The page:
We had the good fortune of connecting with Rusul Emad and we’ve shared our conversation below.
Hi Rusul, alright, let’s jump in with a deep one – what’s you’re definition for success?
I define success not necessarily by what I achieve but what I’m working through to reach my goals.. In the art world, commercial success is not easy to attain in, there is a process and steps that are often not clear and rely mostly on luck. My success is when I see my self in the studio creating work that brings people joy.
Let’s talk shop? Tell us more about your career, what can you share with our community?
I consider myself a storyteller who focuses on the vivid expression of dreams by using symbolism via the struggles of life, hope, success and failure. Each artist has their own vision and own signature, I try to focus on thematic expression more than anything. I certainly find myself influenced by renaissance era masters, but much of my inspiration comes from my personal dreams and life experiences. Professionally, this journey has been difficult for me as a mother of two young children and maintaining a studio from home. Time is the biggest challenge, creating time whenever possible, stealing the minutes throughout the day to do art and bring myself closer to achieving my professional goals. In my younger years I never understood the value of time, but I now find that using time wisely and planning your work cycles are among the most critical tools a young artist starting out needs to comprehend, especially starting out where a second job may be needed to cover expenses to get into the art world. Everyone has their own artistic process, but creating a framework and workflow like any other job is necessary to produce at a level that can allow exposure into a often difficult landscape. I am most excited about the world getting to know who I am as an artist and enjoying my art and stories as I do, the challenges that I faced are just another facet of my art.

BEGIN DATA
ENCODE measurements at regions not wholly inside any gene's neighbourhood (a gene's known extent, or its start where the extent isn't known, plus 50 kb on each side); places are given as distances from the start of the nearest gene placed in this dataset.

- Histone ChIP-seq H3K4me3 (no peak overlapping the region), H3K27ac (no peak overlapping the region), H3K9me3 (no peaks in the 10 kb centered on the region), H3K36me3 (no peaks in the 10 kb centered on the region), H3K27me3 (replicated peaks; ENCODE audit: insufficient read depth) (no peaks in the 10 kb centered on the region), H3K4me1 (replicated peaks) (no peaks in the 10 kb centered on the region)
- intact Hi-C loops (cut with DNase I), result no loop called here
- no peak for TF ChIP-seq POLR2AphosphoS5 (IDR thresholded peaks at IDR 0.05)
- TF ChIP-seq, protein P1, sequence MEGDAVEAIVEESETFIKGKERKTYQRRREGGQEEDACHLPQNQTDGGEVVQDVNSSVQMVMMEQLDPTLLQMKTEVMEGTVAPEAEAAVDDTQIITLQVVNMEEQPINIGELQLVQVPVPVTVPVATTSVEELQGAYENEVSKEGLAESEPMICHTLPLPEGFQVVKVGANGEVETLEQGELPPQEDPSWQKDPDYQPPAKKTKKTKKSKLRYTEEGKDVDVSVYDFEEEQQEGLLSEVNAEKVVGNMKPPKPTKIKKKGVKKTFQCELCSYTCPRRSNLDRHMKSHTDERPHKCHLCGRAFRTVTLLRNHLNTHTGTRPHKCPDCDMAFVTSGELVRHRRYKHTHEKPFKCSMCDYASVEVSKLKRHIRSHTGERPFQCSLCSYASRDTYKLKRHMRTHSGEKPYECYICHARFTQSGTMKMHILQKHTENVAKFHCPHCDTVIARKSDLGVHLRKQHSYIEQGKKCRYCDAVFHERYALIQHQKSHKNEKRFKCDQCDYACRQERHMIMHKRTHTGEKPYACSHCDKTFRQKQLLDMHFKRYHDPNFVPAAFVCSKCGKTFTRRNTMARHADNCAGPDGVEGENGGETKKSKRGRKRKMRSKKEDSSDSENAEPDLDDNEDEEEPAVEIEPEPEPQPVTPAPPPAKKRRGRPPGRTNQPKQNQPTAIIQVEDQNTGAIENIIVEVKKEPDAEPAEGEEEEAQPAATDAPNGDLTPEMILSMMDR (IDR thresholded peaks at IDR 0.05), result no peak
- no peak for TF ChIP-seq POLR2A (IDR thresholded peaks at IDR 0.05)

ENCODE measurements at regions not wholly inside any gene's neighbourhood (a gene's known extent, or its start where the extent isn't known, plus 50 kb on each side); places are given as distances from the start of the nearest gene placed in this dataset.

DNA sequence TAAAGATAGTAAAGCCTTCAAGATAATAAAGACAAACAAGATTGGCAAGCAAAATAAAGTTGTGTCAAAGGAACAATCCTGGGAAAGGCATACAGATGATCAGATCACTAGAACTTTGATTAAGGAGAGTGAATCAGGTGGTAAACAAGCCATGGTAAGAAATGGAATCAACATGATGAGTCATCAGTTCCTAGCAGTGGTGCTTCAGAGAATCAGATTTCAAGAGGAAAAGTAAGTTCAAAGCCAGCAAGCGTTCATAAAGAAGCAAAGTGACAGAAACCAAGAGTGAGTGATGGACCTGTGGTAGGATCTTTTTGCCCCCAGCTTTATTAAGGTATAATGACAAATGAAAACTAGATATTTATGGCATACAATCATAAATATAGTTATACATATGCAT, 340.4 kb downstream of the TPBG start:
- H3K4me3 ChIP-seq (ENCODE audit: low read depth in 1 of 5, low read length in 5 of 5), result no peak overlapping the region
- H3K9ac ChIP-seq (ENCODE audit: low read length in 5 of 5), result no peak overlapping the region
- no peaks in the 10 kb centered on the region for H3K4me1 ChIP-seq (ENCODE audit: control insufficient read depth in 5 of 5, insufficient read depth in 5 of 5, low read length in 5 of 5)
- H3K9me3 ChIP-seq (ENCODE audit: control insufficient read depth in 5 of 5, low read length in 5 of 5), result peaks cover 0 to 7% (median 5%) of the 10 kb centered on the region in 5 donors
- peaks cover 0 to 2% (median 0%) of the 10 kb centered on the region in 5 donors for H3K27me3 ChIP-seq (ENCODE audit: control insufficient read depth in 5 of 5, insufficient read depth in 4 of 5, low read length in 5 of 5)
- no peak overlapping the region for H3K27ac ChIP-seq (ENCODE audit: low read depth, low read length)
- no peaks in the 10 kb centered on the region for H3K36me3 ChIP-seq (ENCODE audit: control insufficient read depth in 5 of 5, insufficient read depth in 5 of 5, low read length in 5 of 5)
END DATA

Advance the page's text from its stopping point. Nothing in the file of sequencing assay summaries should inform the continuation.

Let’s say your best friend was visiting the area and you wanted to show them the best time ever. Where would you take them? Give us a little itinerary – say it was a week long trip, where would you eat, drink, visit, hang out, etc.
Arizona has some of the most absolutely beautiful scenery in the world, from the red rock mountains in Sedona, to the Grand Canyon, to the high country surrounding the valley. I love nature much more than the city life, but no visit would be complete without visiting the downtown Phoenix Art District, Scottsdale Art Walk and the Phoenix Art Museum. We are lucky to have some of the best restaurants in the country, a must visit would be Cibo Pizzeria in Phoenix. Many of my guests will make that a priority when they visit! A stay in Sedona, at least for a day, is also a must do activity for anyone coming to Arizona. The view is amazing and there is always so much original art available to enjoy.
Shoutout is all about shouting out others who you feel deserve additional recognition and exposure. Who would you like to shoutout?
For me, it starts with a warm supporting environment at home. The global pandemic, for all its difficulties and pain, has taught us how to be close to those that matter more than ever. My mother and father have been my biggest supporters, always encouraging me and providing me the opportunity early on to explore art. My husband has also been a big supporter, I trust his honest opinion and clear critique of each piece I create. He is always pushing me harder to challenge myself with every new piece, pushing my boundaries which has really allowed me to grow. As an artist, truth in critique is an important aspect in understanding your impact on people who enjoy your work. Without truthful feedback, it can be very difficult to understand how your work is being received. Too many artist are surrounded by people who say “this looks great” without really considering it carefully.